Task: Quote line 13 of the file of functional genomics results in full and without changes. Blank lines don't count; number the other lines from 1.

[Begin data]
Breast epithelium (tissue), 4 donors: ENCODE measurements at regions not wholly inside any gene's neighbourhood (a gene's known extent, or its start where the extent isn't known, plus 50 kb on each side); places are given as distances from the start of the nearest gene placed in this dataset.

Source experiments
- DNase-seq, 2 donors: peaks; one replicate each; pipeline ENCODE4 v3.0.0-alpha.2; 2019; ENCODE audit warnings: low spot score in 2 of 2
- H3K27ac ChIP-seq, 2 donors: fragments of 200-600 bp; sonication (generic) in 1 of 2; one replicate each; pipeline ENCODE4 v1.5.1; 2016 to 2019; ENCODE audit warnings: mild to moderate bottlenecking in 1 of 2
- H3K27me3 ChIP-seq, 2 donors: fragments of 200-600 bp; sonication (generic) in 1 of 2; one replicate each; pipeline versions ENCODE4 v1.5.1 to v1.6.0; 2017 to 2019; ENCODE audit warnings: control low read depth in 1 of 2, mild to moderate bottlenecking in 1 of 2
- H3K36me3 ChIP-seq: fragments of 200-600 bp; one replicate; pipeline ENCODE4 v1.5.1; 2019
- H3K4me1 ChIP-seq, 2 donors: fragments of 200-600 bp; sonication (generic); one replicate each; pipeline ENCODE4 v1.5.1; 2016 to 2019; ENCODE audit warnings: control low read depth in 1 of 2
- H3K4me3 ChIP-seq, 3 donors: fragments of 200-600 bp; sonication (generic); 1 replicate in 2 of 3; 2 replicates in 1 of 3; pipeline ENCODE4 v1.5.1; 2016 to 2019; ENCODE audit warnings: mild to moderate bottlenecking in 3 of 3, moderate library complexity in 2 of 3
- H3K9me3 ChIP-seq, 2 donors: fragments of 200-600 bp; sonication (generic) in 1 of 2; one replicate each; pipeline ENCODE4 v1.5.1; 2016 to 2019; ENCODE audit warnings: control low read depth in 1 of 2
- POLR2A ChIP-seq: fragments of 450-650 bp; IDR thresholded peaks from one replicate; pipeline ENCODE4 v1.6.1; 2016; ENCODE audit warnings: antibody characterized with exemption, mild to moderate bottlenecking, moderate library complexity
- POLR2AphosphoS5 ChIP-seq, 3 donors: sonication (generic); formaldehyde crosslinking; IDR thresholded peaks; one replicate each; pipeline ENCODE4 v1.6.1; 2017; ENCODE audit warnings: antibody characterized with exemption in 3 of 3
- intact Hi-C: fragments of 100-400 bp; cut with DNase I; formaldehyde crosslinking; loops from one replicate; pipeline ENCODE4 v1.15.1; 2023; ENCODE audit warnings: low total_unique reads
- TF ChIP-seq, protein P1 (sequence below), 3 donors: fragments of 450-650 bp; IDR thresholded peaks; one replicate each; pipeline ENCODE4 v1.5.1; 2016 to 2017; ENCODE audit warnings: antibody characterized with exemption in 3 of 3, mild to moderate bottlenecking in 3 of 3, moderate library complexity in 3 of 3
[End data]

- TF ChIP-seq, protein P1 (sequence below), 3 donors: fragments of 450-650 bp; IDR thresholded peaks; one replicate each; pipeline ENCODE4 v1.5.1; 2016 to 2017; ENCODE audit warnings: antibody characterized with exemption in 3 of 3, mild to moderate bottlenecking in 3 of 3, moderate library complexity in 3 of 3